Browsing by Author "Petters, R."
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- ItemProcessing metallic glasses by selective laser melting(Amsterdam [u.a.] : Elsevier, 2013) Pauly, S.; Löber, L.; Petters, R.; Stoica, M.; Scudino, S.; Kühn, U.; Eckert, J.Metallic glasses and their descendants, the so-called bulk metallic glasses (BMGs), can be regarded as frozen liquids with a high resistance to crystallization. The lack of a conventional structure turns them into a material exhibiting near-theoretical strength, low Young's modulus and large elasticity. These unique mechanical properties can be only obtained when the metallic melts are rapidly cooled to bypass the nucleation and growth of crystals. Most of the commonly known and used processing routes, such as casting, melt spinning or gas atomization, have intrinsic limitations regarding the complexity and dimensions of the geometries. Here, it is shown that selective laser melting (SLM), which is usually used to process conventional metallic alloys and polymers, can be applied to implement complex geometries and components from an Fe-base metallic glass. This approach is in principle viable for a large variety of metallic alloys and paves the way for the novel synthesis of materials and the development of parts with advanced functional and structural properties without limitations in size and intricacy.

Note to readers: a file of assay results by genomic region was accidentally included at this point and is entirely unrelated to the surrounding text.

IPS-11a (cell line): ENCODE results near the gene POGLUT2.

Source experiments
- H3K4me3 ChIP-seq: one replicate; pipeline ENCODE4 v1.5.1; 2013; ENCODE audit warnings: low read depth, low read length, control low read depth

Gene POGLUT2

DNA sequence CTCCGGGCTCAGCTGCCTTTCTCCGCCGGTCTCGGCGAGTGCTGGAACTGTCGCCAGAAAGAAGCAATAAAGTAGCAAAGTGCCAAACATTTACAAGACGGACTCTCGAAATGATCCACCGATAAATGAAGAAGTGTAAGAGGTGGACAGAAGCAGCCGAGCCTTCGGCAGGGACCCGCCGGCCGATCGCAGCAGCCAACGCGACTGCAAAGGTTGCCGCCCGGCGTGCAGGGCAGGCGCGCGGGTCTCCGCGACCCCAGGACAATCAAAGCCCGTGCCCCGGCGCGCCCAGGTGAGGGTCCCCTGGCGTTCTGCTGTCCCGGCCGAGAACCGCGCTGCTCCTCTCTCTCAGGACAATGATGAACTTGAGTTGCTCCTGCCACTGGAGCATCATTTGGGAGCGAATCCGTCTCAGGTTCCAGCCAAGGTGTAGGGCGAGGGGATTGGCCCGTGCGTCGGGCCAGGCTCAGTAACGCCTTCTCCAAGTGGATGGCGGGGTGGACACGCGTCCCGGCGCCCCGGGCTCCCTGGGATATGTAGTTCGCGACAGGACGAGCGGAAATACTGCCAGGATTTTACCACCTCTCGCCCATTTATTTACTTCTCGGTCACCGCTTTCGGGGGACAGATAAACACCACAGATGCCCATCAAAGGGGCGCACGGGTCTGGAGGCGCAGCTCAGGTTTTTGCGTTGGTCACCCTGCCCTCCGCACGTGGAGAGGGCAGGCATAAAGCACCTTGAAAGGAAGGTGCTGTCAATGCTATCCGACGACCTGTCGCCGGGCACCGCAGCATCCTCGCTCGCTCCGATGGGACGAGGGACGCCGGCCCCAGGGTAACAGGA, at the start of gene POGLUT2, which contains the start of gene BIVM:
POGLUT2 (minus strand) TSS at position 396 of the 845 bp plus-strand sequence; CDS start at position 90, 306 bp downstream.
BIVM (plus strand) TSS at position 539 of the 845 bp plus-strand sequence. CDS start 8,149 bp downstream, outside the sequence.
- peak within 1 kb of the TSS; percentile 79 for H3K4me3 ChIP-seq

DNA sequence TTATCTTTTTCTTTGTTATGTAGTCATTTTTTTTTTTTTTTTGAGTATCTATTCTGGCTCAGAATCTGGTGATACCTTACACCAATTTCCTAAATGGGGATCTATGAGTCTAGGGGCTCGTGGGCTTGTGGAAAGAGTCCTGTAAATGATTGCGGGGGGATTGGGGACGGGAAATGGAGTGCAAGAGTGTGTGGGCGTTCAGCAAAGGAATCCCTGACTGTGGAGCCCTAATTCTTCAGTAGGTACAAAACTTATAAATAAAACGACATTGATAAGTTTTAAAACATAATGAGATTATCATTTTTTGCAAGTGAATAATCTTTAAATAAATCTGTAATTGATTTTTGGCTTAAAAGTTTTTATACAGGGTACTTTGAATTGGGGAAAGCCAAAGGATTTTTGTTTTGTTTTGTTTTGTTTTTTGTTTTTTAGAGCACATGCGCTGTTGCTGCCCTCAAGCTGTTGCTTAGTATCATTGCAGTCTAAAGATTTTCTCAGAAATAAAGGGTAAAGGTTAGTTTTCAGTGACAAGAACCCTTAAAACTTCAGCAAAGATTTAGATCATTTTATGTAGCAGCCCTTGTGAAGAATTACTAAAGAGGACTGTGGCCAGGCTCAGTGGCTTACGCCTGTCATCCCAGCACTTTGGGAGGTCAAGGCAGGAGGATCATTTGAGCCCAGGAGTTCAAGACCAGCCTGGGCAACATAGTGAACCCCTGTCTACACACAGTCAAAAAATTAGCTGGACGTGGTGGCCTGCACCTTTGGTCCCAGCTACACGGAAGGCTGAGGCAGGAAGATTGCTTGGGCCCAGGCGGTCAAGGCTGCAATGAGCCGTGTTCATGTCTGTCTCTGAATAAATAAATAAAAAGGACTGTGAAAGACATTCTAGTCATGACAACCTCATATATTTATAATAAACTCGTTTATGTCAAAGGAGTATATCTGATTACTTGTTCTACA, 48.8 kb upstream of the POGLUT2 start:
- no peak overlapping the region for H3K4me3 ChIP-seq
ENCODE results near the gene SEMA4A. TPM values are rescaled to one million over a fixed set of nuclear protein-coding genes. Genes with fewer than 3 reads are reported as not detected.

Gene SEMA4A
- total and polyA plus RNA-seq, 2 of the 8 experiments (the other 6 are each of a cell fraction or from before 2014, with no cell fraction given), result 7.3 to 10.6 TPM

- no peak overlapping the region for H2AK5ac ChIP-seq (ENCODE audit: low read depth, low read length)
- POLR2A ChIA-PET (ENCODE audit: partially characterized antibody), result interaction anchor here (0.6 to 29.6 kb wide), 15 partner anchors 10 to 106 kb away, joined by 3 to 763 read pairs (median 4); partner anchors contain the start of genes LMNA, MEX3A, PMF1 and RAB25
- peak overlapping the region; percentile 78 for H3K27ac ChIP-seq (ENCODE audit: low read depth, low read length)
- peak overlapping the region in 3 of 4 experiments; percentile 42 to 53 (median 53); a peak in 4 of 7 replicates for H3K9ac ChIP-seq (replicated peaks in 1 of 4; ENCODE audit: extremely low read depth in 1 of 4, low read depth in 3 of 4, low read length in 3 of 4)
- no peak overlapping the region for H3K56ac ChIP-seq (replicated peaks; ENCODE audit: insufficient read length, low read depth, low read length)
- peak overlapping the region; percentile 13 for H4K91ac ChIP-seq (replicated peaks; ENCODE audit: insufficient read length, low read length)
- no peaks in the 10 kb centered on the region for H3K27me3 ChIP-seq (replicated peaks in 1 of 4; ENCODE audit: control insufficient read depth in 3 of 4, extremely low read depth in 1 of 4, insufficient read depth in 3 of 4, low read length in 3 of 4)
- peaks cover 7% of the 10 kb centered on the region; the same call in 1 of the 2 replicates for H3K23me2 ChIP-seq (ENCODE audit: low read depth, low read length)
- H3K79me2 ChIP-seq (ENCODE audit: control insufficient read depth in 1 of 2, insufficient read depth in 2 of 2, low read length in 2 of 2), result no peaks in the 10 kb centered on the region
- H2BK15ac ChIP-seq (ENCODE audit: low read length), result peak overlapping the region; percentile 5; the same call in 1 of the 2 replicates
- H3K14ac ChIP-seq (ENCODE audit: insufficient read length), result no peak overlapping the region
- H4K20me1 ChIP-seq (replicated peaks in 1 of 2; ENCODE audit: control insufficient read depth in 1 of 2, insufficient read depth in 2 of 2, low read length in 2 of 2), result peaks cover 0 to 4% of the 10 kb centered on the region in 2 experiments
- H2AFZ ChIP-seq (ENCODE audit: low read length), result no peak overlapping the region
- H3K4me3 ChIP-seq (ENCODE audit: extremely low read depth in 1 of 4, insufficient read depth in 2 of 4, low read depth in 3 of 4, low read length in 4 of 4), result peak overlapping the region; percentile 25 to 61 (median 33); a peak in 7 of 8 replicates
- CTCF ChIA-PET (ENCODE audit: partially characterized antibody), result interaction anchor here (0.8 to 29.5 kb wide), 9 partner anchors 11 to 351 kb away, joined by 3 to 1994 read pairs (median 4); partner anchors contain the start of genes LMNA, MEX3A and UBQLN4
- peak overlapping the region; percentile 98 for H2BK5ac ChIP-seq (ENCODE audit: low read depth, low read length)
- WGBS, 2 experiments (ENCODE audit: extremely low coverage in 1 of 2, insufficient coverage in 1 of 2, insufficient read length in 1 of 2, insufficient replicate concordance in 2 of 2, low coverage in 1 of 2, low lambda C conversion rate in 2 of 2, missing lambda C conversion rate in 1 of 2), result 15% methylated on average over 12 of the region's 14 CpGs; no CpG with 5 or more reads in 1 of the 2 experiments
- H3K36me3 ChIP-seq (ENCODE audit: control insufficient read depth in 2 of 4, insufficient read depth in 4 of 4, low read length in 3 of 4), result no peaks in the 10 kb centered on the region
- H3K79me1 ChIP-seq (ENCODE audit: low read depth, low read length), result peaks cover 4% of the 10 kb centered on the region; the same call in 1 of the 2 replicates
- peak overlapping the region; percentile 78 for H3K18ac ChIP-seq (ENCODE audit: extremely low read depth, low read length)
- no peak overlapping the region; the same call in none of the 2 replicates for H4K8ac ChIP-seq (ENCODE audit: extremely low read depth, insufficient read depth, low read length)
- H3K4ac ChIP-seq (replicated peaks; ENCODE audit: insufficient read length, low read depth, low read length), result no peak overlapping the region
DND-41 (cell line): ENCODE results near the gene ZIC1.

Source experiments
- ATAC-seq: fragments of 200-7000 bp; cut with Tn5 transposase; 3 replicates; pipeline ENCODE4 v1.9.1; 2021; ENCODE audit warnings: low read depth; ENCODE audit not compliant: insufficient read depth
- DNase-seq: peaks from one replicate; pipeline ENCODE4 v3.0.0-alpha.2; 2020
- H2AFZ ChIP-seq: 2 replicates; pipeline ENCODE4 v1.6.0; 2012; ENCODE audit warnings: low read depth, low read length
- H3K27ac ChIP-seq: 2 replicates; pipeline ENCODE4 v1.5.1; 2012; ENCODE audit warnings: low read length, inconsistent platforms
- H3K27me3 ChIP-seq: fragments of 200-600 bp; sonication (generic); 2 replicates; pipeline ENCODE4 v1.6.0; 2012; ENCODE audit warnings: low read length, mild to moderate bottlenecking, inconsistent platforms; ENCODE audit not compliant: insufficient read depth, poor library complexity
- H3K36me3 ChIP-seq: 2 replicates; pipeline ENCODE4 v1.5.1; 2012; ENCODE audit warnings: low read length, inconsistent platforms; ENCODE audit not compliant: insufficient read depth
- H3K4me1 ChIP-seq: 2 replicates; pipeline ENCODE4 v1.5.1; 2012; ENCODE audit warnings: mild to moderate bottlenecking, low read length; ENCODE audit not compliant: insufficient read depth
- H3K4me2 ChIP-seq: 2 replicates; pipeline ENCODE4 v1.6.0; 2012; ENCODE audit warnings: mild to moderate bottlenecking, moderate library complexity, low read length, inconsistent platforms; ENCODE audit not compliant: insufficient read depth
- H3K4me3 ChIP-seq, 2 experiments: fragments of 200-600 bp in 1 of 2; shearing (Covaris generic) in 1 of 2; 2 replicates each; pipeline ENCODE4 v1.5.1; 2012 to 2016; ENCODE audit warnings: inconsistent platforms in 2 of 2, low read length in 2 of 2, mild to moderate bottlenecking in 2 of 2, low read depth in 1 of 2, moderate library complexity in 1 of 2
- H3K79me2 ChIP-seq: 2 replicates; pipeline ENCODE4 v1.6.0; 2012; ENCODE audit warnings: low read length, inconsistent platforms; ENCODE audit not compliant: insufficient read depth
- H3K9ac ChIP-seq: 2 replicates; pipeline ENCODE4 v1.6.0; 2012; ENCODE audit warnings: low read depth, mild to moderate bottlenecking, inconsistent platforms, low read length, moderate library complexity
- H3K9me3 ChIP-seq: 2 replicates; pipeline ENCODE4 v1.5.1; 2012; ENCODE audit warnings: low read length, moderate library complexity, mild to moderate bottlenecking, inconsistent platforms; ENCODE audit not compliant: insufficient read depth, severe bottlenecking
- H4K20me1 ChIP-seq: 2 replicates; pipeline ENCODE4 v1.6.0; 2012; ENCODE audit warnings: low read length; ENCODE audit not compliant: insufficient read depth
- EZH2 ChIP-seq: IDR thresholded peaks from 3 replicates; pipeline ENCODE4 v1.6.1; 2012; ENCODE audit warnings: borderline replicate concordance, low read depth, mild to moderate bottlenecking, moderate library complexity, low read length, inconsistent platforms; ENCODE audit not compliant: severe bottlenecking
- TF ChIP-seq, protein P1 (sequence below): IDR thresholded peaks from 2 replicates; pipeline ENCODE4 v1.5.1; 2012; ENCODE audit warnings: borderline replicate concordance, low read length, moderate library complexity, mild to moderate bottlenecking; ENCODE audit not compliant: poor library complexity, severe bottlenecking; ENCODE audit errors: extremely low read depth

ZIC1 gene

- ItemProcessing of intermetallic titanium aluminide wires(Basel : MDPI AG, 2013) Marr, T.; Freudenberger, J.; Kauffmann, A.; Romberg, J.; Okulov, I.; Petters, R.; Scharnweber, J.; Eschke, A.; Oertel, C.-G.; Kühn, U.; Eckert, J.; Skrotzki, W.; Schultz, L.This study shows the possibility of processing titanium aluminide wires by cold deformation and annealing. An accumulative swaging and bundling technique is used to co-deform Ti and Al. Subsequently, a two step heat treatment is applied to form the desired intermetallics, which strongly depends on the ratio of Ti and Al in the final composite and therefore on the geometry of the starting composite. In a first step, the whole amount of Al is transformed to TiAl3 by Al diffusion into Ti. This involves the formation of 12% porosity. In a second step, the complete microstructure is transformed into the equilibrium state of γ-TiAl and TiAl3. Using this approach, it is possible to obtain various kinds of gradient materials, since there is an intrinsic concentration gradient installed due to the swaging and bundling technique, but the processing of pure γ-TiAl wires is possible as well.